Kingsolver’s writing is a notch above almost everything else I read. She writes with a depth of understanding for what motivates us as human beings, what causes despair, what creates change. I found this to be extremely timely given the political divide we’re facing as a nation and this shed some much needed light on rural life in America.

Best Non-Fiction:

Between the World and Me by Ta-Nehisi Coates

“In a series of essays, written as a letter to his son, Coates confronts the notion of race in America and how it has shaped American history, many times at the cost of black bodies and lives.”

There’s not much I can say apart from the fact that this book was life-changing for me. Coates’ experience and concern for his black son brought me to tears and led me to repentance. This is a must read for anyone interested in understanding race relations and what it means to live in the body of a black man in America today.

Roots and Sky by Christie Purifoy

“Through stories of planting and preserving, of opening the gates wide to neighbors, and of learning to speak the language of a place, Christie invites readers into the joy of small beginnings and the knowledge that the kingdom of God is with us here and now.”

Christie’s book was a jewel in the dark heart of winter. She is one of my favorite writers–lyrical, insightful, gentle in every way. Read my full review of Roots and Sky here. Then buy yourself a copy.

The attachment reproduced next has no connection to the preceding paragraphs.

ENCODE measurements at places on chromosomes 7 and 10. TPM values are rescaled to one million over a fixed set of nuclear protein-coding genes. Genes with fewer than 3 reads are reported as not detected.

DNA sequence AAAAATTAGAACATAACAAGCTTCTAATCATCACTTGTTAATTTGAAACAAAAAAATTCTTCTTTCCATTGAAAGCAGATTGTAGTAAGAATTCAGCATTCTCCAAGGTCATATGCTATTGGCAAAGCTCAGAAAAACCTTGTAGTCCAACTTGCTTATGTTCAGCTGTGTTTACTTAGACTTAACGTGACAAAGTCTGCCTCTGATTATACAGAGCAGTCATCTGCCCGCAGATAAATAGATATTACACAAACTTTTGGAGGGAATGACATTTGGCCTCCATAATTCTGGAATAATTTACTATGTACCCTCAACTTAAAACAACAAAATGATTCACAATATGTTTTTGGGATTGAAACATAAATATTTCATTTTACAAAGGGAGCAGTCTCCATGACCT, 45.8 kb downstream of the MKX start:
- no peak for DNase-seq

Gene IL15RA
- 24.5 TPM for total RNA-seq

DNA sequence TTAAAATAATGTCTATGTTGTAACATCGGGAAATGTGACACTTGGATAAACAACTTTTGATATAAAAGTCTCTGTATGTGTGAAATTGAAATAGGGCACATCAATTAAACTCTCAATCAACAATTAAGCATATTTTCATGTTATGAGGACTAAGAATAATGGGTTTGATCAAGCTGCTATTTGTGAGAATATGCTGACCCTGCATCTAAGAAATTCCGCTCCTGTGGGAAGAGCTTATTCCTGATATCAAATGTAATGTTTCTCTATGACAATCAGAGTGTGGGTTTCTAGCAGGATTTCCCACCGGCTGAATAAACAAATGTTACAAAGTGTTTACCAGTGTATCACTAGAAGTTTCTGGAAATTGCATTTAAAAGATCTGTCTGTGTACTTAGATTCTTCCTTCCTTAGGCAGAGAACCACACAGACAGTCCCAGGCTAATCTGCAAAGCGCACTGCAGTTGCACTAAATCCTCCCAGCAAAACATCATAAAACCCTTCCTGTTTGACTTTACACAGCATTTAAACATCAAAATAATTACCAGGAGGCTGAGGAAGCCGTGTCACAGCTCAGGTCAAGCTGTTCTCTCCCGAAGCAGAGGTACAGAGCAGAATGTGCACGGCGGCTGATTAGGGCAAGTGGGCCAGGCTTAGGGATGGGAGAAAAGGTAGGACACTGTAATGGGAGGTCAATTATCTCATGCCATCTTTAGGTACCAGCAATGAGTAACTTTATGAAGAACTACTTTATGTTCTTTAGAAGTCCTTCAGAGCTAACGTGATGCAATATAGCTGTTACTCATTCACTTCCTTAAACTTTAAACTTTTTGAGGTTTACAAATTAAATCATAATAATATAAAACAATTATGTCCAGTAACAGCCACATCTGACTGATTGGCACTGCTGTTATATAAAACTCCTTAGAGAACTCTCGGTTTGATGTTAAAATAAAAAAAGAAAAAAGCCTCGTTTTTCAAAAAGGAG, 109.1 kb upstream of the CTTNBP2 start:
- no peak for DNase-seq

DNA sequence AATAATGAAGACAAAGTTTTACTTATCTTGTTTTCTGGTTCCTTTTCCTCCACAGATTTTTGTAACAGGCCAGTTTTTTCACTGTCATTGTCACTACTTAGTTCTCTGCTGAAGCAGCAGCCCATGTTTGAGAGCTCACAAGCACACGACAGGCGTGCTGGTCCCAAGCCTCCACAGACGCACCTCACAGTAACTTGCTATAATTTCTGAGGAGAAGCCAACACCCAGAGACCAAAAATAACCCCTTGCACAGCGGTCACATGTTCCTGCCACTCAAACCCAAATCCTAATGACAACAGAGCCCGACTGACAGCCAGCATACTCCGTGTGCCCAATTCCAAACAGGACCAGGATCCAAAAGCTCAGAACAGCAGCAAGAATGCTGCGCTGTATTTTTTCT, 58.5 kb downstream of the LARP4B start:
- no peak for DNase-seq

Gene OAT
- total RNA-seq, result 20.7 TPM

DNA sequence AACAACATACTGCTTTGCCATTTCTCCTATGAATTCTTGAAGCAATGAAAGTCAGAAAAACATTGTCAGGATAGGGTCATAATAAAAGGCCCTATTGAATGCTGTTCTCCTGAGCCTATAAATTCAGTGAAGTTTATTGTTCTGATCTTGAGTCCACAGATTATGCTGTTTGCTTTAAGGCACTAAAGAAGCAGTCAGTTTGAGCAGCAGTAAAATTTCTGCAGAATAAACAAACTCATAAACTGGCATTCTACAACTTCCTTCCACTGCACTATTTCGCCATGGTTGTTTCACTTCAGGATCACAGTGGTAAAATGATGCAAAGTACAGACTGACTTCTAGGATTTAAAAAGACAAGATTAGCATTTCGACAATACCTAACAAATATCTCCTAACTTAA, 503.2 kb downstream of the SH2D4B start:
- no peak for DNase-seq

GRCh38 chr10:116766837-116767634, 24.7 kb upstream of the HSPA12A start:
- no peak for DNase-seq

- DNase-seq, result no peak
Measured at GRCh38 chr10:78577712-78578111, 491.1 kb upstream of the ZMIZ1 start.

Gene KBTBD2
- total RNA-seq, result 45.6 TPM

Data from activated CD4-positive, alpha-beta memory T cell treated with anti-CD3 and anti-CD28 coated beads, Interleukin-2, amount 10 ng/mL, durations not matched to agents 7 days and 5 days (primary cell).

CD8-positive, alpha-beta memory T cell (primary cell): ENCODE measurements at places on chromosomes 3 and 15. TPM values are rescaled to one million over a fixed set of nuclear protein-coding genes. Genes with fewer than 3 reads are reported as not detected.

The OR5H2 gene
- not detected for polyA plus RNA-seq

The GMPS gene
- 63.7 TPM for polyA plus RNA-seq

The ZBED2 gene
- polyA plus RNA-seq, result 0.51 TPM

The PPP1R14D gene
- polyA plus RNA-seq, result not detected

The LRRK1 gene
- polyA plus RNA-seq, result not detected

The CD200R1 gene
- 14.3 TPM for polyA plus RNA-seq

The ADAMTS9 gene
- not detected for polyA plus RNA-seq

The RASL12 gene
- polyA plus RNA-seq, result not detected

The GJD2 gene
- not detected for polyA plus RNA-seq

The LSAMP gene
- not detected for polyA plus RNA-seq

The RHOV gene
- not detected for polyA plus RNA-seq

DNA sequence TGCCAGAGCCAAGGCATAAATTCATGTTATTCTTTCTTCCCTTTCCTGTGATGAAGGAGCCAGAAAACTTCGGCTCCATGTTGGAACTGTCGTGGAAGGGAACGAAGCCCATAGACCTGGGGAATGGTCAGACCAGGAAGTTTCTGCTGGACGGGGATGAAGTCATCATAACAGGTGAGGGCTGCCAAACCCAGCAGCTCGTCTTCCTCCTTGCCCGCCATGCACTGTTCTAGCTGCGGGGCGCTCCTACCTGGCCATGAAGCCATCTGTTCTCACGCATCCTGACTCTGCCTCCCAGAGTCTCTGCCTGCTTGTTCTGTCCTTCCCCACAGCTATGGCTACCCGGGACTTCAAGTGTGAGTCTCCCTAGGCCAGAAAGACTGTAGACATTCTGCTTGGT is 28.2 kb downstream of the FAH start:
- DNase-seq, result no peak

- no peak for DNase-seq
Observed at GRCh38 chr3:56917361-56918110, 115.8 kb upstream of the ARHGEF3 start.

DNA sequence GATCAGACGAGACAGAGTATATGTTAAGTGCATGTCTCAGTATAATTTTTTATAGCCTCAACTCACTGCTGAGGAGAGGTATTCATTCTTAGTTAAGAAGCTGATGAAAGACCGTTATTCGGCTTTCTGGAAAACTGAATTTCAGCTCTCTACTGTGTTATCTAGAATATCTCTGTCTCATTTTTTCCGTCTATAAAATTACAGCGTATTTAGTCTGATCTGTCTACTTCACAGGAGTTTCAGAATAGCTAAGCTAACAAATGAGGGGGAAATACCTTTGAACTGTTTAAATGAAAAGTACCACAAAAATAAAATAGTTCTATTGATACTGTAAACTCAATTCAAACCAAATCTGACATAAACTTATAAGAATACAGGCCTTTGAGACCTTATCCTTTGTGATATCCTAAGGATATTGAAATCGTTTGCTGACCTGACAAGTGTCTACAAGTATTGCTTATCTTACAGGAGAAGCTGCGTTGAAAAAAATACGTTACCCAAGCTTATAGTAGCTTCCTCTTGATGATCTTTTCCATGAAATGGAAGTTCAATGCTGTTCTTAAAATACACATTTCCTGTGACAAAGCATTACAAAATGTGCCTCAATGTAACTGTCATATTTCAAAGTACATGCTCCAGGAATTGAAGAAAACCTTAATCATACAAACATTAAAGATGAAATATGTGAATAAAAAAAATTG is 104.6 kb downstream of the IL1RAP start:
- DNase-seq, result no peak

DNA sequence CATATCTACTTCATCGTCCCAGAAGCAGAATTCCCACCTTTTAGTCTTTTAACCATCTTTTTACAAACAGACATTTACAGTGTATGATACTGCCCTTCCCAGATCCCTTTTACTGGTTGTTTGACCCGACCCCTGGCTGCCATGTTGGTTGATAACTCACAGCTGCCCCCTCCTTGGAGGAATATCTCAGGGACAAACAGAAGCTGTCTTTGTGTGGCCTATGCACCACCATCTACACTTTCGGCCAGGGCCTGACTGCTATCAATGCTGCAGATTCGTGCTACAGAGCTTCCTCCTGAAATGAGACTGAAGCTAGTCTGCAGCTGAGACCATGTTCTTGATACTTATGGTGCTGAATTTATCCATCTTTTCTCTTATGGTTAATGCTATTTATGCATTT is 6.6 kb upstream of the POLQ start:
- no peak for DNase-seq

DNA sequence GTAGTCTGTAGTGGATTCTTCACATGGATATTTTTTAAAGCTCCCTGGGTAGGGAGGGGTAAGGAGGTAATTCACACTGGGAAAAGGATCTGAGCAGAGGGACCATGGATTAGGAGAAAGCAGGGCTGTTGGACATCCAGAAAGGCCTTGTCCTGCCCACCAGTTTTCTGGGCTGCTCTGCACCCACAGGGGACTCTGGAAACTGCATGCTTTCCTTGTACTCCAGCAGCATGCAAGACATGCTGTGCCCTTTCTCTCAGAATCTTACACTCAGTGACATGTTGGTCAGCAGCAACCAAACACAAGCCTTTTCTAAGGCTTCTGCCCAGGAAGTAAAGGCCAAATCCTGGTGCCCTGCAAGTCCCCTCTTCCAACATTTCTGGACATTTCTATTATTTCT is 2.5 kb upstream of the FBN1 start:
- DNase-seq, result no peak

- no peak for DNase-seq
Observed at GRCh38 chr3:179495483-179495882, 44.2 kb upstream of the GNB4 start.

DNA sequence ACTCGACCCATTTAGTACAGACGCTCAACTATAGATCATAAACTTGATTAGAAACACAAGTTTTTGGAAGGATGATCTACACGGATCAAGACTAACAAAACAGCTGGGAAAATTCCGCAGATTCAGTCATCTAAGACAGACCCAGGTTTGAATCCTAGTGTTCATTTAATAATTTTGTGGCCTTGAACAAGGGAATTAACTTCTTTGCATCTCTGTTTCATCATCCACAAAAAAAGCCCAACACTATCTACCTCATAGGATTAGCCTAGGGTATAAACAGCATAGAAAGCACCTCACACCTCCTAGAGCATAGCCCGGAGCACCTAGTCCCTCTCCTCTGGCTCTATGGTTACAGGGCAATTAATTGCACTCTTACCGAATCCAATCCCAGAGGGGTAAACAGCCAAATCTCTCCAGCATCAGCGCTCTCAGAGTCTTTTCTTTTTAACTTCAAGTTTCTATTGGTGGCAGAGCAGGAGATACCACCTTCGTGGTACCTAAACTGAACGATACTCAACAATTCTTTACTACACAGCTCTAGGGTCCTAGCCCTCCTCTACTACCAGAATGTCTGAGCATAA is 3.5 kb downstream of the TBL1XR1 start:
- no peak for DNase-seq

The Faraway Nearby by Rebecca Solnit

“Rebecca Solnit explores the ways we make our lives out of stories, and how we are connected by empathy, by narrative, by imagination.”

Fascinating, imaginative, and a new way of writing memoir. Solnit weaves in far more than her own life story, which makes this book rich in its telling.

Best Devotional:

At the Still Point: A Literary Guide to Prayer in Ordinary Time compiled by Sarah Arthur

“With a title inspired by T. S. Eliot, this “literary” prayer book is for every Christian who has ever felt led to pray while reading a novel or a poem. These great writers know the things of God but speak in metaphor.”

I can’t speak highly enough about Sarah Arthur’s literary guides to prayer (there are three). She has exquisite taste in literature and poetry, and is finely tuned to the work of the Holy Spirit through the use of such works, accompanied by scripture. Her books have revolutionized my devotional time.

Best Collection of Poetry:

Words for Empty and Words for Full by Bob Hicok